Originally trained as a musician, Encina debuted at Cannes in 2006 with Paraguayan Hammock, an austere slice of ethnographic minimalism (a “film object”, per US critic J. Hoberman) that focused on, well, a hammock in a forest in rural Paraguay, in which an old man lay and waited with his wife for their son to return from the war with Bolivia. (It was set in 1935, though this fact was not immediately apparent.) EAMI is more ambitious in scope and a good deal more engaging: a kind of full sensory immersion in the light, textures and, in particular, the sound-world of the Paraguayan Chaco.

The film opens very much as it means to go on, with a seven-minute shot of a cluster of eggs nestled in sand beside some water. We see the light change around them, watch colours shift along the spectrum, and listen as various noises proliferate on the soundtrack: the growls of unknown predators, the rushing wind, fragments of birdsong. Yet there’s a clear purpose to the sequence, which seeks to convey nothing less than the cumulative beauty and danger of the natural world. Its duration primes us not only for the attenuated pacing to follow – this is a slow, almost hypnotic experience – but also for the generally uncompromising terms of this work, at once meditative and bitterly furious. Despite the film’s niche appeal, it took out Rotterdam’s Tiger Award for best film.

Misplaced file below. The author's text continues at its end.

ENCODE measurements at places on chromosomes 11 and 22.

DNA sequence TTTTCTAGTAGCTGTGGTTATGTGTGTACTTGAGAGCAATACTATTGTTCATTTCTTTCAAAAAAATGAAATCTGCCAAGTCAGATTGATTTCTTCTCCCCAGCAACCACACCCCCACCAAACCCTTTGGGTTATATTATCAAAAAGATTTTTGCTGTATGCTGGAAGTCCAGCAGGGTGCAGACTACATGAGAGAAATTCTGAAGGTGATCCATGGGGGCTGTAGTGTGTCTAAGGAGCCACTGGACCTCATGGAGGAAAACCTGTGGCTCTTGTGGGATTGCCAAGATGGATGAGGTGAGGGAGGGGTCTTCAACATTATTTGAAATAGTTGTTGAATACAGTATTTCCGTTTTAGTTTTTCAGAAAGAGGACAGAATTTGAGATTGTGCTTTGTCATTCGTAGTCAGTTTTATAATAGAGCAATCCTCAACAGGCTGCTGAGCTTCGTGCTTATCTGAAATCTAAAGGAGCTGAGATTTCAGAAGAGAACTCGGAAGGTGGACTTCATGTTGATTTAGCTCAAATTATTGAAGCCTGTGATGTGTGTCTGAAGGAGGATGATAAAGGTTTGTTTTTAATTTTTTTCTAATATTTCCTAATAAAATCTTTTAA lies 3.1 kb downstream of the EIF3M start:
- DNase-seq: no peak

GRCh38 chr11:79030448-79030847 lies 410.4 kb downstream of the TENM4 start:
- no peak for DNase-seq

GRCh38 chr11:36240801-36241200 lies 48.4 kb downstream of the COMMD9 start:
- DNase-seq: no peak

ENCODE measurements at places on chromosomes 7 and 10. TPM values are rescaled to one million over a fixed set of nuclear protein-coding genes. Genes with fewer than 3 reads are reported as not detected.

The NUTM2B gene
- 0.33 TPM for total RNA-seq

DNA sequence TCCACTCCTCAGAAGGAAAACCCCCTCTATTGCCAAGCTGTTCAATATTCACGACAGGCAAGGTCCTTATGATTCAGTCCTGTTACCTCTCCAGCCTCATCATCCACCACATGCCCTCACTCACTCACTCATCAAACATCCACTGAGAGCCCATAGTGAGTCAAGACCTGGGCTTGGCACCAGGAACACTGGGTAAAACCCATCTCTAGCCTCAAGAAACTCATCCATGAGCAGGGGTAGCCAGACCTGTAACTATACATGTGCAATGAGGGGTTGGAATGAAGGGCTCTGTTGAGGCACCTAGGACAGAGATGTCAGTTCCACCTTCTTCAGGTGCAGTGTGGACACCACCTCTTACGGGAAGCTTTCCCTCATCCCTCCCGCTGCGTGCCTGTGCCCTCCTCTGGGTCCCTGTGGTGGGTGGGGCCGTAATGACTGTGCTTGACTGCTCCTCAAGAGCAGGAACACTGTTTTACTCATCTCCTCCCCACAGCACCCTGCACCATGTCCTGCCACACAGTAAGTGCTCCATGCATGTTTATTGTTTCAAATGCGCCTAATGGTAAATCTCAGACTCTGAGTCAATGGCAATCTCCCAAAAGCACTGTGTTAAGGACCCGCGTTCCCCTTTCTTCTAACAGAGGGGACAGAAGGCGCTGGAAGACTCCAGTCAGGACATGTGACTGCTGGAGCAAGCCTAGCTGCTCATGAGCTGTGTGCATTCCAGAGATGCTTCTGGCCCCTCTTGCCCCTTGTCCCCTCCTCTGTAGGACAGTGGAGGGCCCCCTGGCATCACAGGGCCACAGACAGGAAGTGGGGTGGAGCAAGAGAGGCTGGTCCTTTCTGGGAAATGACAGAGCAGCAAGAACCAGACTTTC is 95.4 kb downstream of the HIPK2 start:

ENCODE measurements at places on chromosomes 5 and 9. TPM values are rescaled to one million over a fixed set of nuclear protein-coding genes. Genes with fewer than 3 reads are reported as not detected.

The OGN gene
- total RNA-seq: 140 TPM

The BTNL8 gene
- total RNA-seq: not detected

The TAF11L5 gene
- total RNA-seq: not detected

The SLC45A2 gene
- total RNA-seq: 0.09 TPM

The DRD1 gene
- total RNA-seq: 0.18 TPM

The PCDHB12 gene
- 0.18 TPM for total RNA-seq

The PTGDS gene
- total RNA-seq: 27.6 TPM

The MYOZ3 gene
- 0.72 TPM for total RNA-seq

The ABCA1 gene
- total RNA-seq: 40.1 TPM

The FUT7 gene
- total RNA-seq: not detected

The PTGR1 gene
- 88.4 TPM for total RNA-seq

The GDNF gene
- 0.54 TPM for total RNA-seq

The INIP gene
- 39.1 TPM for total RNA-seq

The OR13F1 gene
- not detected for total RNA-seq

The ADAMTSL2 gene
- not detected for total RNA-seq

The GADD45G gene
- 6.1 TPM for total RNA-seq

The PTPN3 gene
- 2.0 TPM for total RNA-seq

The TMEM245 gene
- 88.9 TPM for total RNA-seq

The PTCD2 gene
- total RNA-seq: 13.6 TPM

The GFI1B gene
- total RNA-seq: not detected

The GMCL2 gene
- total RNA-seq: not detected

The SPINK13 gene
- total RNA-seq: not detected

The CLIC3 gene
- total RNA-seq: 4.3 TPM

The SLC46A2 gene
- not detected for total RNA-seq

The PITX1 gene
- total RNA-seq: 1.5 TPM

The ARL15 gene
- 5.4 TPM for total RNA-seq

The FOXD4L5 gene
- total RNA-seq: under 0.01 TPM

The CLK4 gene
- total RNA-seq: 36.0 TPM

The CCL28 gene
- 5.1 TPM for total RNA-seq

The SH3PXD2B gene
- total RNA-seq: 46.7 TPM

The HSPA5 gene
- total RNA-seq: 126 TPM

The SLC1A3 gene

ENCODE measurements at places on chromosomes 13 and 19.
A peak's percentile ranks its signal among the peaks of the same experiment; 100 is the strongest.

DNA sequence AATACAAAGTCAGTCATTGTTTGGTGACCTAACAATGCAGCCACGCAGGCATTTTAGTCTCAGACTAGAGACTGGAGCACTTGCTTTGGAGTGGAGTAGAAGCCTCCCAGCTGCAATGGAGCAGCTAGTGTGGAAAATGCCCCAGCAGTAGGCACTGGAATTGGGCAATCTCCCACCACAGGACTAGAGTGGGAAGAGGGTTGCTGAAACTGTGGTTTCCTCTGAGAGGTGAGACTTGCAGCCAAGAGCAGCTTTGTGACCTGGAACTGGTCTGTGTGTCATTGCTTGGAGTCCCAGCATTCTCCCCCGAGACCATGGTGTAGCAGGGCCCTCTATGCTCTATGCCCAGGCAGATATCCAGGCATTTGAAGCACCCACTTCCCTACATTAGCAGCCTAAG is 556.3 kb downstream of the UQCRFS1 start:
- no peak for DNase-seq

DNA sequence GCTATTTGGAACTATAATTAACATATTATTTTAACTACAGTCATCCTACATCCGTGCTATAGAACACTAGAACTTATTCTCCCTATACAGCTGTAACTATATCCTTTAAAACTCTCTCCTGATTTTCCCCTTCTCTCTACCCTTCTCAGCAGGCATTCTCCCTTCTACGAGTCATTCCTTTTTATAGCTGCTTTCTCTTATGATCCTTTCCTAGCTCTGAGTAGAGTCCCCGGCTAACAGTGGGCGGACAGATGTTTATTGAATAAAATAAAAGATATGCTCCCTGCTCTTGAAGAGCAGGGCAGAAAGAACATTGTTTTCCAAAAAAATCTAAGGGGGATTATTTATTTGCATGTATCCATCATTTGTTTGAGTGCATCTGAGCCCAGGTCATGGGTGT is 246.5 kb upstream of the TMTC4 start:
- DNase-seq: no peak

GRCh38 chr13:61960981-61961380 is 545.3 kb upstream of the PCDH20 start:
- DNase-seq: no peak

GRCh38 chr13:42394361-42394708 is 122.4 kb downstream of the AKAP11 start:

My own favourite film at the festival, however, didn’t premiere at Rotterdam at all. They Carry Death, the debut feature from Spanish artists Helena Girón and Samuel M. Delgado, screened at Venice and San Sebastian last September. Its narrative is bifurcated. In the first story, three men, prisoners on one of Christopher Columbus’s ships, are unwilling to risk the journey to the New World, so they leap into the sea off the coast of the Canary Islands with one of the ship’s sails (which entangles and almost drowns them before they reach shore) and also something else: a sack containing a mystery that’s resolved only in the film’s final moments. They manage to reach shore, and hope to build a raft that will carry them to freedom, but they find themselves pursued into the hills by their former shipmates. Meanwhile, in Galicia, another person leaps into the unknown: a lovesick young shepherdess abruptly hurls herself from a tall cliff. Badly injured, she’s taken by her older sister to a healer in the mountains, in a desperate attempt to save her life.